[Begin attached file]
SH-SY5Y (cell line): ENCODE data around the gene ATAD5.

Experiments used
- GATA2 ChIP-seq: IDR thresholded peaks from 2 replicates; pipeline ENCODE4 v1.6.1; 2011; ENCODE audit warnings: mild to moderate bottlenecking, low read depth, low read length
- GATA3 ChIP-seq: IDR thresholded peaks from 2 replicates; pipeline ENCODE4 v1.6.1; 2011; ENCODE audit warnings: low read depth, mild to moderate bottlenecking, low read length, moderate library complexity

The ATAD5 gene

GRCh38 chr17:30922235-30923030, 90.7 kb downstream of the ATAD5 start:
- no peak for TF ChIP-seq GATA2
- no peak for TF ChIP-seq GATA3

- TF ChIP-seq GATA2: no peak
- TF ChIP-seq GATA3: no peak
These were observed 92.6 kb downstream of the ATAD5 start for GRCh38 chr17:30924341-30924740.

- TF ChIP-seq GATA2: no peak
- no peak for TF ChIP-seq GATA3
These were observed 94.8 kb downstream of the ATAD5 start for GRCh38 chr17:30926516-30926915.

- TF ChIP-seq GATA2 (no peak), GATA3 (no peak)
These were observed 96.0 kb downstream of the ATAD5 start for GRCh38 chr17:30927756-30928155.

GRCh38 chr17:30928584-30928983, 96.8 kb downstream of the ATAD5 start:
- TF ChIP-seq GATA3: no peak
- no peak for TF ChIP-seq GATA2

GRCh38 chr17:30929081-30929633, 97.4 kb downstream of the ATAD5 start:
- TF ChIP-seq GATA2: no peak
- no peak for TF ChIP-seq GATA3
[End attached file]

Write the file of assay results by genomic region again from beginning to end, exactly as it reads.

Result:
SH-SY5Y (cell line): ENCODE data around the gene ATAD5.

Experiments used
- GATA2 ChIP-seq: IDR thresholded peaks from 2 replicates; pipeline ENCODE4 v1.6.1; 2011; ENCODE audit warnings: mild to moderate bottlenecking, low read depth, low read length
- GATA3 ChIP-seq: IDR thresholded peaks from 2 replicates; pipeline ENCODE4 v1.6.1; 2011; ENCODE audit warnings: low read depth, mild to moderate bottlenecking, low read length, moderate library complexity

The ATAD5 gene

GRCh38 chr17:30922235-30923030, 90.7 kb downstream of the ATAD5 start:
- no peak for TF ChIP-seq GATA2
- no peak for TF ChIP-seq GATA3

- TF ChIP-seq GATA2: no peak
- TF ChIP-seq GATA3: no peak
These were observed 92.6 kb downstream of the ATAD5 start for GRCh38 chr17:30924341-30924740.

- TF ChIP-seq GATA2: no peak
- no peak for TF ChIP-seq GATA3
These were observed 94.8 kb downstream of the ATAD5 start for GRCh38 chr17:30926516-30926915.

- TF ChIP-seq GATA2 (no peak), GATA3 (no peak)
These were observed 96.0 kb downstream of the ATAD5 start for GRCh38 chr17:30927756-30928155.

GRCh38 chr17:30928584-30928983, 96.8 kb downstream of the ATAD5 start:
- TF ChIP-seq GATA3: no peak
- no peak for TF ChIP-seq GATA2

GRCh38 chr17:30929081-30929633, 97.4 kb downstream of the ATAD5 start:
- TF ChIP-seq GATA2: no peak
- no peak for TF ChIP-seq GATA3